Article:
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All SBC annuals now searchable online
Mark Kelly, Baptist Press
September 08, 2011

All SBC annuals now searchable online

All SBC annuals now searchable online
Mark Kelly, Baptist Press
September 08, 2011

NASHVILLE, Tenn. – SBC annuals dating to 1845 now are

available online in a searchable PDF format following a joint digitization

project by the Southern Baptist Historical Library and Archives and Baylor

University Central Libraries.

The 154 volumes represent a valuable resource for both scholarly research and

personal information, said Bill Sumners, director of the Southern Baptist

Historical Library and Archives.

“The SBC annual is a basic document for Southern Baptist history. All the major

events that have happened within the convention are documented in the annuals,”

Sumners said.

The annuals are a key source for students engaged in dissertation research as

well as people who, for example, might want to learn about an ancestor who was

a Baptist minister years ago.

Sumners said the annuals also might be accessed in looking for an answer to

questions like, “How have Southern Baptists addressed issues like the social

gospel?” or “What kind of work was the Home Mission Board (now North American

Mission Board) doing in Appalachia or among immigrants?”

Not only are the SBC annuals valuable as a record of the history and actions of

the Southern Baptist Convention, but the early years contain the texts of

speeches and sermons as well as useful statistics, said Kathy Robinson Hillman,

director of special collections for Baylor University Central Libraries.

“Some of the earlier issues, particularly those from the 1800s, have limited

availability even in the United States,” Hillman said. “Reports by boards,

agencies and seminaries document shifts in focus and expansion of missions and

education in the convention. Certainly, anyone studying American religion or

Baptists in the United States will be able to utilize these documents in their

research.”

The annual publication records business actions taken during convention

gatherings, including entity reports, pertinent statistics, state convention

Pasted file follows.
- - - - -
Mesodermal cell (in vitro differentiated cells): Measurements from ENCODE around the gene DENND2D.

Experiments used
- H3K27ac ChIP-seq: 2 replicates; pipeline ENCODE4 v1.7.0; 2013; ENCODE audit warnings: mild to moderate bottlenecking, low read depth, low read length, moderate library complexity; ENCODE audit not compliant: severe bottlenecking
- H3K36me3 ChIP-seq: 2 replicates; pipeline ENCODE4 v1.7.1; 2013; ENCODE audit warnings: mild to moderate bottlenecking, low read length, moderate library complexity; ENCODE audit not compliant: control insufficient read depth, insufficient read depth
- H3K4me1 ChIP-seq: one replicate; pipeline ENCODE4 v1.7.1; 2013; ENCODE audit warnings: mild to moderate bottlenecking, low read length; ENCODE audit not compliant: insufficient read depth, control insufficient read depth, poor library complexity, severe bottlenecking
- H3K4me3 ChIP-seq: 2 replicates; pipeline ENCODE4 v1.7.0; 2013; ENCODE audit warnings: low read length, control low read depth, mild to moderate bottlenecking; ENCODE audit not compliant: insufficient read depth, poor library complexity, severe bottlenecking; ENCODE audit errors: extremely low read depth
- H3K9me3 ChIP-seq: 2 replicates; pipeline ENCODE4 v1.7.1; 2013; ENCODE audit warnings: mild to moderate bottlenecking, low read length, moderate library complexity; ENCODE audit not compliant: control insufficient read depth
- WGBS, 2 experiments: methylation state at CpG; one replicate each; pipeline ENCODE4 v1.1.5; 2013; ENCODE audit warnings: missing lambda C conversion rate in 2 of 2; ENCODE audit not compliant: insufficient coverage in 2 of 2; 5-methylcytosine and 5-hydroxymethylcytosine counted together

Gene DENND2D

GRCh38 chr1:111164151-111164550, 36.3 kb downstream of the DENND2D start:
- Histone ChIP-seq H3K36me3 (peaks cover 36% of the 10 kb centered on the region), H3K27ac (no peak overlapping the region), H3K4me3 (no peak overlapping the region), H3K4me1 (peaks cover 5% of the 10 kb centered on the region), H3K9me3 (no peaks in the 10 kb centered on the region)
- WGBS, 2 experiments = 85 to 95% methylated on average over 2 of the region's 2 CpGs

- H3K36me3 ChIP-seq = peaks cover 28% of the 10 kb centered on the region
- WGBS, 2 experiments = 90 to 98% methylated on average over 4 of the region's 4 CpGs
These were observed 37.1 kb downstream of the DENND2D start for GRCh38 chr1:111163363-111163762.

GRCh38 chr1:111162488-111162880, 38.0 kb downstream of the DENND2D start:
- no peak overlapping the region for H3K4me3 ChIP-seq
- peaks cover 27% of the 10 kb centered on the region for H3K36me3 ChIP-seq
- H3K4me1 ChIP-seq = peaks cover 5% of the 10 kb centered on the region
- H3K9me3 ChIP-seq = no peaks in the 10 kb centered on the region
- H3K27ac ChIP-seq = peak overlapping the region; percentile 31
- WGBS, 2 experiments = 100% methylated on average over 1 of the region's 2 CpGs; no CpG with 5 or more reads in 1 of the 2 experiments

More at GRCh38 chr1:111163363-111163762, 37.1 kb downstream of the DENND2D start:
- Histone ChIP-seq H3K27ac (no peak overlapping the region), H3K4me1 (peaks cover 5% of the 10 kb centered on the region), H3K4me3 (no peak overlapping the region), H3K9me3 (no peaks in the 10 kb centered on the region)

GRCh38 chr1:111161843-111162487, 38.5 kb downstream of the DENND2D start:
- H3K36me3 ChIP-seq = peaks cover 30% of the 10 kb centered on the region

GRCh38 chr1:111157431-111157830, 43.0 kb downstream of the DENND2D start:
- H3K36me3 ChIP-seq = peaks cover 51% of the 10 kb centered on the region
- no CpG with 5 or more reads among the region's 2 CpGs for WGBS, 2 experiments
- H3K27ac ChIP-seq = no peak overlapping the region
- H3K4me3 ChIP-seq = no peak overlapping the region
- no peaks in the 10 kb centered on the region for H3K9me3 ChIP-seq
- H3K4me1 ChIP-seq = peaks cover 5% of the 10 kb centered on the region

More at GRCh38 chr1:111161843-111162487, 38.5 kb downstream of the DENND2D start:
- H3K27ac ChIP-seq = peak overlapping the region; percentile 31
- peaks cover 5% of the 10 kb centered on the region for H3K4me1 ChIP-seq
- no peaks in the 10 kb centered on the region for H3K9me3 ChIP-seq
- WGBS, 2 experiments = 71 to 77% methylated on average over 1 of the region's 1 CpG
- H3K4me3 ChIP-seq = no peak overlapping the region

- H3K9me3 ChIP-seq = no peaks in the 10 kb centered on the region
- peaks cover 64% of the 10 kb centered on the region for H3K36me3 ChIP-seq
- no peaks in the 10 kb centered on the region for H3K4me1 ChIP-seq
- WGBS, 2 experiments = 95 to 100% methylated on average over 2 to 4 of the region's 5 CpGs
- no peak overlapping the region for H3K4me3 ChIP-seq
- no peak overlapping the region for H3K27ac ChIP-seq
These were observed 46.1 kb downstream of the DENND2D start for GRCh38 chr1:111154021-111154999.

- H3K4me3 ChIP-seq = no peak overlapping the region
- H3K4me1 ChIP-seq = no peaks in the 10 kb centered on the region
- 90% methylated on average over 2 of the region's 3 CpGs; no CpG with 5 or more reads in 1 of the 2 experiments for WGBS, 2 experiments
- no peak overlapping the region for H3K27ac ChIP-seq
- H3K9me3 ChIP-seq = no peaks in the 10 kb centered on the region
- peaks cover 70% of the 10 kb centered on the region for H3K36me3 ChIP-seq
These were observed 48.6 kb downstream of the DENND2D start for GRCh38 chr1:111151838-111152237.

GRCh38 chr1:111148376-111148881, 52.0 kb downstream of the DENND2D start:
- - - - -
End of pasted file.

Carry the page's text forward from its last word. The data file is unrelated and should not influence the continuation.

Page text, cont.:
information, and lists of staff, trustees and committees, according to the

SBHLA website. A minister list appearing at the end of certain annuals includes

pastors, ministers of education, ministers of youth, associate ministers,

mission pastors, ordained ministers, chaplains, and evangelists.

The partnership project with Baylor began in June 2010, after the Southern

Baptist Historical Library and Archives concluded a two-year project of

scanning archived Baptist Press articles dating between 1948 and 1996, Sumners

said. The actual scanning of the annuals, funded by Baylor, started in August

2010. The Executive Committee provided funding to make the results searchable

and to post them on the Internet in July 2011.

Conducting the project in partnership with Baylor was crucial because scanning

the 75,366 pages of material would have been “a bit overwhelming” for an

organization with a small staff like his, Sumners said.

“It was a very cooperative endeavor. Baylor had excellent scanning equipment we

did not have. They offered to do all the scanning and enter the metadata and

get them ready to load onto the website,” Sumners said. “We provided some of

the annuals from our collection and Baylor provided the others. We worked with

the Executive Committee to get permissions to do the scanning and put them up

on the website. Hopefully people who use it will be pleased.”

Hillman agreed: “The Baylor University Libraries are pleased to have cooperated

in the SBC annuals digitization project. Partnering made possible what would

have been a difficult process for either Baylor or the Southern Baptist

Historical Library and Archives.”

To access the files, visit www.sbhla.org

and click on Collections to find “SBC Annuals” on the list. The archives can be

searched using names, keywords or phrases. The files are indexed through Google

Search and can be located through that search utility as well.

(EDITOR’S NOTE – Mark Kelly is senior writer and an assistant editor for

Baptist Press.)